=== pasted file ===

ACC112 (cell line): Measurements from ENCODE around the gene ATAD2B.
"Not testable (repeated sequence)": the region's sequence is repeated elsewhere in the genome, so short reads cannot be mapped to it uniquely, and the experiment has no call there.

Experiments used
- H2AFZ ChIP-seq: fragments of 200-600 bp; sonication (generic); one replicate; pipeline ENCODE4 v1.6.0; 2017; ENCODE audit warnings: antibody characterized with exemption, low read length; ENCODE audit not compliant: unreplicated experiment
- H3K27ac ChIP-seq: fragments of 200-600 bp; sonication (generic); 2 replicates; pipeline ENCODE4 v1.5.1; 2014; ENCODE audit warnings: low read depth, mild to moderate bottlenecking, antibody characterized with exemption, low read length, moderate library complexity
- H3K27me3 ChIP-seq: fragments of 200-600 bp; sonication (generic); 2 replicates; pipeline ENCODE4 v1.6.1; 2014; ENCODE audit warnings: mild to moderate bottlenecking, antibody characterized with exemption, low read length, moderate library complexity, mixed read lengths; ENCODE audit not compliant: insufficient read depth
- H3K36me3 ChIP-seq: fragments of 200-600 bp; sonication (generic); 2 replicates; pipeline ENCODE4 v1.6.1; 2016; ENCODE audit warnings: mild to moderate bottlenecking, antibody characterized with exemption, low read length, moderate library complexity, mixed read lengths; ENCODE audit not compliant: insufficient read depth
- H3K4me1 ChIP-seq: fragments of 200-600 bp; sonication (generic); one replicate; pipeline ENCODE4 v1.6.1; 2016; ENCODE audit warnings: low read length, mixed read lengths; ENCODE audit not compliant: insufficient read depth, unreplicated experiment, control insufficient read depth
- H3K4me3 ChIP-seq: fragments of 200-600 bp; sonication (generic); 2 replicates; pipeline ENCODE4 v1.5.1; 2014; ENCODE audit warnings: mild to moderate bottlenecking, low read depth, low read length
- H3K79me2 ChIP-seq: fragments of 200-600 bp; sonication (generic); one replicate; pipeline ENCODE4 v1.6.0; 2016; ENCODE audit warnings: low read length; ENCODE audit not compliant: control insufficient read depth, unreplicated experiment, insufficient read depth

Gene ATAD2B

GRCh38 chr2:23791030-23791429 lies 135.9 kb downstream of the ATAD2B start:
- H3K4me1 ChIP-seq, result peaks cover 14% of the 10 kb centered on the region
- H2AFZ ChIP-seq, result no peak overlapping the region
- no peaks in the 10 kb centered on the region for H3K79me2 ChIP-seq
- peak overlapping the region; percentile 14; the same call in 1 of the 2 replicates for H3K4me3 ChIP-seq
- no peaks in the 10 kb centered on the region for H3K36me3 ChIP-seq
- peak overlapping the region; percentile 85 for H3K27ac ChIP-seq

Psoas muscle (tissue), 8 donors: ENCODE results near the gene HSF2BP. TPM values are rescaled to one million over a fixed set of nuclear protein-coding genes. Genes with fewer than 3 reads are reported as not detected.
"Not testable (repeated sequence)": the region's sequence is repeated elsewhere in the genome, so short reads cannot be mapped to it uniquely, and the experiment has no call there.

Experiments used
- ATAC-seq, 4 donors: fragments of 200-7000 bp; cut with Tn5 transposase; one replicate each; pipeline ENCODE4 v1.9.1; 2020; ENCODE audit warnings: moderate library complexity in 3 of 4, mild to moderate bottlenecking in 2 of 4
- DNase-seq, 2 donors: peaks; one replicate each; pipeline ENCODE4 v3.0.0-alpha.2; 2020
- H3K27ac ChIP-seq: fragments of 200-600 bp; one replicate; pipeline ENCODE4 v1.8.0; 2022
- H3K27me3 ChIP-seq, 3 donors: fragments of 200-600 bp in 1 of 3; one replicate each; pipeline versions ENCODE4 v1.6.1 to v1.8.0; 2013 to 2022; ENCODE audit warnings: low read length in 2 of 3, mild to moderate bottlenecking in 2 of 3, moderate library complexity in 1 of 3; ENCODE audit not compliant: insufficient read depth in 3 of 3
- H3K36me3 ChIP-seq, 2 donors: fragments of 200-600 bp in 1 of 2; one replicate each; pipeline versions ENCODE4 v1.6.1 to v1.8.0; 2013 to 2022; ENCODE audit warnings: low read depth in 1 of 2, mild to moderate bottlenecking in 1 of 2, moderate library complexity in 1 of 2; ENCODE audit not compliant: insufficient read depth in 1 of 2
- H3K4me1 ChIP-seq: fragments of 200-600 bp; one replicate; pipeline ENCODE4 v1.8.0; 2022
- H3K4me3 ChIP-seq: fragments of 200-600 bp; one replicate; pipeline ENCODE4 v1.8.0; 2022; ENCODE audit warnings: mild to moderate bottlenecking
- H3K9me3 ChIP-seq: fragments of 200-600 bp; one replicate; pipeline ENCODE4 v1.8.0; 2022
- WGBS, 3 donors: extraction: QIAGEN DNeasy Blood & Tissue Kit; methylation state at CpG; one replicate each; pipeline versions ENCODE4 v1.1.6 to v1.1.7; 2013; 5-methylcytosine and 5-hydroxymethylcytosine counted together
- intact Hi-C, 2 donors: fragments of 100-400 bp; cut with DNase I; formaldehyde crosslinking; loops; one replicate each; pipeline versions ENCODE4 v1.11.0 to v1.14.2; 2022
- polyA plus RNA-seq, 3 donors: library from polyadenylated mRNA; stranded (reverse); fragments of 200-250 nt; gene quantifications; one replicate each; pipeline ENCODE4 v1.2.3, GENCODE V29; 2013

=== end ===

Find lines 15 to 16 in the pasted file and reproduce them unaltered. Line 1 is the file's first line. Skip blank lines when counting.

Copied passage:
- no peaks in the 10 kb centered on the region for H3K79me2 ChIP-seq
- peak overlapping the region; percentile 14; the same call in 1 of the 2 replicates for H3K4me3 ChIP-seq